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Wednesday, 1 June 2016

Will Blockchain Become The Internet Of Finance?

I’m the head of the Corporate Market for the Tax & Accounting business at Thomson Reuters – we build the corporate tax software used by many of the world's largest multinationals, as well as the Big 4 accounting firms. I work closely with global business leaders to set up their tax technology, so I have visibility into how they handle financial reporting and the challenges they face. I also serve on the board of a growing medical technology startup. In this blog, I analyze the connections between economics and business opportunities, highlighting examples of where tax helps or hinders growth. Follow the brand @YourONESOURCE.

Perhaps an even better question is: When did back-office record-keeping become so sexy?
For anyone who’s been following innovation in the financial technology space, the word blockchain has become the buzzword du jour in the span of about 12 months. Conference sessionsnews storiesregulatory testimony – they are all consumed with the underlying ledger technology that powers Bitcoin. It’s estimated that $1 billion has been invested in blockchain start-ups since the technology was introduced.
How did this happen and what about this particular technology has so many people in so many different industries tripping over themselves to develop new blockchain-based technologies?
To fully understand the practical potential for blockchain, it is important to first understand how it works and where it came from. In its simplest possible form, the blockchain is a digital platform for recording and verifying transactions. It traces its roots to Bitcoin, the digital “cryptocurrency” created in a 2009 whitepaper written by an unknown author or authors using the pseudonym Satoshi Nakamoto.
The paper outlines the process of creating a purely peer-to-peer version of electronic cash that can be sent directly from one party to another without going through a financial institution. The key to maintaining the integrity of that system is a digital ledger that timestamps transactions by logging them into an ongoing chain of record, providing proof of all transactions on the Bitcoin network. This unbreakable, un-hackable, crowd-sourced chain of record is the blockchain.
Where this concept gets exciting is in its potential application across a number of different industries. The financial services space has been the fastest to adopt the technology, recognizing its potential to streamline cumbersome and costly processes like trade processing, clearing and settlement. This potential led the Bank of England to suggest that blockchain could be the “Internet of finance.” In describing the logic behind their thinking, the BoE wrote:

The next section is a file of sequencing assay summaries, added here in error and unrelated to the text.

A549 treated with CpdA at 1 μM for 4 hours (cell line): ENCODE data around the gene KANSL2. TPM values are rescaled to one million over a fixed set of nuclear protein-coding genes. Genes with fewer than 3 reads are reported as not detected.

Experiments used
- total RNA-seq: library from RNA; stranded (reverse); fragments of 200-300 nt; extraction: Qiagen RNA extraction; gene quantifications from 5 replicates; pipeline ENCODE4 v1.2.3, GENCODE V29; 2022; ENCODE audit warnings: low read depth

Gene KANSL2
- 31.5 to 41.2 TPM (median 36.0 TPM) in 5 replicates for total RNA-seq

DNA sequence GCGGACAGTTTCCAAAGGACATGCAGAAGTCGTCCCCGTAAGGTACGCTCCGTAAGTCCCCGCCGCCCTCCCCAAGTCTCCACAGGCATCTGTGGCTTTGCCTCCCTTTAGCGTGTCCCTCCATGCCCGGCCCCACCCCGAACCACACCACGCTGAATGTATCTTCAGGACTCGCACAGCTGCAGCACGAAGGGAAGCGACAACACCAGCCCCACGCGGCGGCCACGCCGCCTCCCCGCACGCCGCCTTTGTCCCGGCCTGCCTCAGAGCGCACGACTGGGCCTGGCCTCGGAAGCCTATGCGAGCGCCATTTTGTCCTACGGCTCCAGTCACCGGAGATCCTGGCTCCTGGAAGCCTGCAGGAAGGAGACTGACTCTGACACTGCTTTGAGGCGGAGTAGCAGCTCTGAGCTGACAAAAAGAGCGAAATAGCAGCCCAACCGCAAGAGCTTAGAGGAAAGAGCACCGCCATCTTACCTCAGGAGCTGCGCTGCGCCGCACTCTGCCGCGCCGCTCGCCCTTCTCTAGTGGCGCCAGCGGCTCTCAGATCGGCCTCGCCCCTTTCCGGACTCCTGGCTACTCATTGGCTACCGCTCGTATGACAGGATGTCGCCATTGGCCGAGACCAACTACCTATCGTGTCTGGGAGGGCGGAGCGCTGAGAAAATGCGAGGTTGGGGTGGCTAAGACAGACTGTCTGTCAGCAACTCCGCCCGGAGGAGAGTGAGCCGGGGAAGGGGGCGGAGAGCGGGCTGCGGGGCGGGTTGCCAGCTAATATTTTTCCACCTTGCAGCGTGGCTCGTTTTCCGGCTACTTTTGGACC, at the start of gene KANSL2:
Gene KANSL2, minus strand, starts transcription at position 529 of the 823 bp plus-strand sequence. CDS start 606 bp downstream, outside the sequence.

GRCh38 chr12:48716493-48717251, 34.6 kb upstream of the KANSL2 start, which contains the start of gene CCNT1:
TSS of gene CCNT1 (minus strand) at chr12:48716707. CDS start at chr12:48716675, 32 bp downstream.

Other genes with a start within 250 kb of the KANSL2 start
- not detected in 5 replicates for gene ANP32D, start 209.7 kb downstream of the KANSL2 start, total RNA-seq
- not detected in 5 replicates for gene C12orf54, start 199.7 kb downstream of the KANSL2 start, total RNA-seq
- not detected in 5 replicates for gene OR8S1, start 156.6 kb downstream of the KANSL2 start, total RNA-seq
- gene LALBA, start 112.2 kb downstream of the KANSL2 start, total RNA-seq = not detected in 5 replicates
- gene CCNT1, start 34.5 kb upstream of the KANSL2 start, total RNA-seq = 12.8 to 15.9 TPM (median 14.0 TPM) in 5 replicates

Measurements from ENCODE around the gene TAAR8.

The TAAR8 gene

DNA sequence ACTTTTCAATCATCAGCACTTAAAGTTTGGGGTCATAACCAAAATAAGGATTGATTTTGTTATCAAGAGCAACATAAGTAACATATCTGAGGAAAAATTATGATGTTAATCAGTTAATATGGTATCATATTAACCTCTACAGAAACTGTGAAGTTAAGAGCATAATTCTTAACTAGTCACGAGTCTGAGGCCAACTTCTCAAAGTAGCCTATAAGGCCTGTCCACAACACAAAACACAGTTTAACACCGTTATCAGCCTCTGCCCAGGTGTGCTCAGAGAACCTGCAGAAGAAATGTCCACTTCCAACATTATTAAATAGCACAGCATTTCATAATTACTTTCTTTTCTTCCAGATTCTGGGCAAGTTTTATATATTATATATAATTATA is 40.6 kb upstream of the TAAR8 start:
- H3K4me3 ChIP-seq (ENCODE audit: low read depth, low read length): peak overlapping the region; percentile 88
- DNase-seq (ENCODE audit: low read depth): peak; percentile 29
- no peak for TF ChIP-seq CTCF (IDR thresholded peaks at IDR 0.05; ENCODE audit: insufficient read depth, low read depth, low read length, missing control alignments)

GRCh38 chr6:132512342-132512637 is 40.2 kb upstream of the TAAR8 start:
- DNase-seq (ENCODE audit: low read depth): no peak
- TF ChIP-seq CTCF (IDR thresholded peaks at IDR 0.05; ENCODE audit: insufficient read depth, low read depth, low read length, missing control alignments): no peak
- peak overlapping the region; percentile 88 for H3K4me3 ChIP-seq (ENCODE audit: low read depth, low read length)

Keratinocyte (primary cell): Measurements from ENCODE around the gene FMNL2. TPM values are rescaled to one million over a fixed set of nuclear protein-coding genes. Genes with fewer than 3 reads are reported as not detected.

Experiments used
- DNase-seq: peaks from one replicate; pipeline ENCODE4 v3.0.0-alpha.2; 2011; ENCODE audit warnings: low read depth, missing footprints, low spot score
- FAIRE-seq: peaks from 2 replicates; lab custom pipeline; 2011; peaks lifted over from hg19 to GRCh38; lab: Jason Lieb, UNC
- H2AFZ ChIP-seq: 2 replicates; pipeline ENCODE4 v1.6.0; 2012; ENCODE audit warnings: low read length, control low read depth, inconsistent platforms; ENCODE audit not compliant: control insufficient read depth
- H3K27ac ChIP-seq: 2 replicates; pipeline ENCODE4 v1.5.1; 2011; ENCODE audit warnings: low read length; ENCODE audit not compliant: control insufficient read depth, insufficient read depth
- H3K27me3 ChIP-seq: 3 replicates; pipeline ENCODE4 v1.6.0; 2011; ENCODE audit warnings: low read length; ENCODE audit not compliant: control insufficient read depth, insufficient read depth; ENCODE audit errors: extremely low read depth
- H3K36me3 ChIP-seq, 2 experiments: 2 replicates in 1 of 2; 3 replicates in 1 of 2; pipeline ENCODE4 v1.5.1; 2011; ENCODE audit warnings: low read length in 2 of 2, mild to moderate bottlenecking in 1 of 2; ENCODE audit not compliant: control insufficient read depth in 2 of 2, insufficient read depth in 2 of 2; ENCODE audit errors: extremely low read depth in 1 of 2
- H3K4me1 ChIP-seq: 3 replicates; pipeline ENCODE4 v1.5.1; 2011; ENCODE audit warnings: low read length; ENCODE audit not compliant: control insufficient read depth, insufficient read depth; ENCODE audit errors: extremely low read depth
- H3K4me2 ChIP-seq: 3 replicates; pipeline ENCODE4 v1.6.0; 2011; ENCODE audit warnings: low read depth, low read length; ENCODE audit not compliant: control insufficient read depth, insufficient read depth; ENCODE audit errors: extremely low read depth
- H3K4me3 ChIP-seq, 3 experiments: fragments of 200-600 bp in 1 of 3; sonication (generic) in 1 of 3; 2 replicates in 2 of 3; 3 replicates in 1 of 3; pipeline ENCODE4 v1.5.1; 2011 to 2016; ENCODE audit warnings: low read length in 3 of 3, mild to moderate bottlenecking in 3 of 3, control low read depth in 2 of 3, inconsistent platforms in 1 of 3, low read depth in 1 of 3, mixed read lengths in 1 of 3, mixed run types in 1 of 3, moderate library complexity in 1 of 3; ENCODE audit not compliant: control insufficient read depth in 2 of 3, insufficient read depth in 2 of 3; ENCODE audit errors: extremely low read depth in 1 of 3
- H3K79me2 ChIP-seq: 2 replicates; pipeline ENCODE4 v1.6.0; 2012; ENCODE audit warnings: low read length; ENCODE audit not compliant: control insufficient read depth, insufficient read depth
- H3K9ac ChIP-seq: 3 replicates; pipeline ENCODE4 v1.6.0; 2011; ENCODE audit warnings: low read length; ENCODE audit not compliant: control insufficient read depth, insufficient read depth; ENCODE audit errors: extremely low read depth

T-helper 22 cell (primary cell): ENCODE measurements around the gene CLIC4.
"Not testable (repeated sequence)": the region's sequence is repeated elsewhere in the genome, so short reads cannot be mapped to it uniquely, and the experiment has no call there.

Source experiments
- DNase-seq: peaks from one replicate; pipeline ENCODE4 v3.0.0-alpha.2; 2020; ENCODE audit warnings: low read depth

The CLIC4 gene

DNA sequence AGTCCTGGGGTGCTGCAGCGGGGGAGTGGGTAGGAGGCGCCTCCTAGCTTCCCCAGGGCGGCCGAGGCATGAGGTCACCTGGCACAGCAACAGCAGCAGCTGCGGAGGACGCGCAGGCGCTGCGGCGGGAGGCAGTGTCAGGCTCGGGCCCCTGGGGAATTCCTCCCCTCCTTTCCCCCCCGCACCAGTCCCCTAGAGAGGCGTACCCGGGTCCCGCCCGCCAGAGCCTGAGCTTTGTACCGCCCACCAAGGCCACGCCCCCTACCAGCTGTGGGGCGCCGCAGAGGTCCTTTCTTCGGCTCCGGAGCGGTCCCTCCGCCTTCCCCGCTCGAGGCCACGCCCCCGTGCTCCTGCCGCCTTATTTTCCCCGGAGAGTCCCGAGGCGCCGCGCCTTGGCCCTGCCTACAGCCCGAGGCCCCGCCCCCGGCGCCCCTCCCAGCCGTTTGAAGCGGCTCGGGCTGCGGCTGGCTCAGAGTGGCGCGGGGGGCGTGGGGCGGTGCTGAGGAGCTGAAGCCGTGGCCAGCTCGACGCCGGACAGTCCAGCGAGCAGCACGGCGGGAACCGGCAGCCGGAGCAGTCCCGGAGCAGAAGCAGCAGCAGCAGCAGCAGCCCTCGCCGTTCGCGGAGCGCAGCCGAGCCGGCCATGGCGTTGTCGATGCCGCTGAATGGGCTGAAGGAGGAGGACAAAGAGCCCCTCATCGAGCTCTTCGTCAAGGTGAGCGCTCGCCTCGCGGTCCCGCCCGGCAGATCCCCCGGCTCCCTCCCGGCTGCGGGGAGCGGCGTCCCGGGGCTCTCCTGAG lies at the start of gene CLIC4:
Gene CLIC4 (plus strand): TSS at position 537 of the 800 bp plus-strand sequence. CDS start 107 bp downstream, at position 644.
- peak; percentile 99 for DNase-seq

“The key innovation in this regard is the introduction of a ‘distributed ledger’, which allows a digital currency to be used in a decentralised payment system. Any digital record of currency opens up the possibility that it may be copied and spent more than once. With conventional bank deposits, banks hold the digital record and are trusted to ensure its validity. With digital currencies, by contrast, the ledger containing the record of all transactions by all users is publicly available to all. Rather than requiring users to have trust in special institutions, reliance is placed on the network and the rules established to reliably change the ledger.”
 Basically, what the BoE is saying is that blockchain has the power to remove all of the middlemen that are party to a transaction, creating a pure digital record that exists independent of any single institution and cannot be tampered with or exploited in any way. In that sense, blockchain is a dream come true for the entire financial system, addressing everything from too-big-to-fail to anti-money laundering and corporate transparency issues in a single, elegantly designed package.
It’s not just finance either. One group of big tech and finance companies has combined forces in the Open Ledger Project to create a wide range of different blockchain-style projects for different specialized needs, ranging from conventional supply chain management to basic administrative tasks like exchange of car titles.  Some schools are even using blockchain to record students’ grades and share academic certificates.  And, of course, there is already talk of tax being collected via blockchain at some point in the future.
In many ways, the business opportunities enabled by blockchain technology are not dissimilar in concept from other disruptive technologies built on the peer-to-peer model, such as Uber and Airbnb.  And that’s where things start to get really interesting for blockchain. Like these other types of peer-to-peer applications, blockchain has the power to significantly disrupt the status quo by removing administrative layers from the banking and finance process, ultimately streamlining labor- and cost-intensive functions across a wide array of financial services. While we’ve yet to really see the first real Uber or Airbnb of blockchain emerge, there are dozens of different firms working to develop solutions based on the technology. Imagine what will be possible when they get the recipe right.

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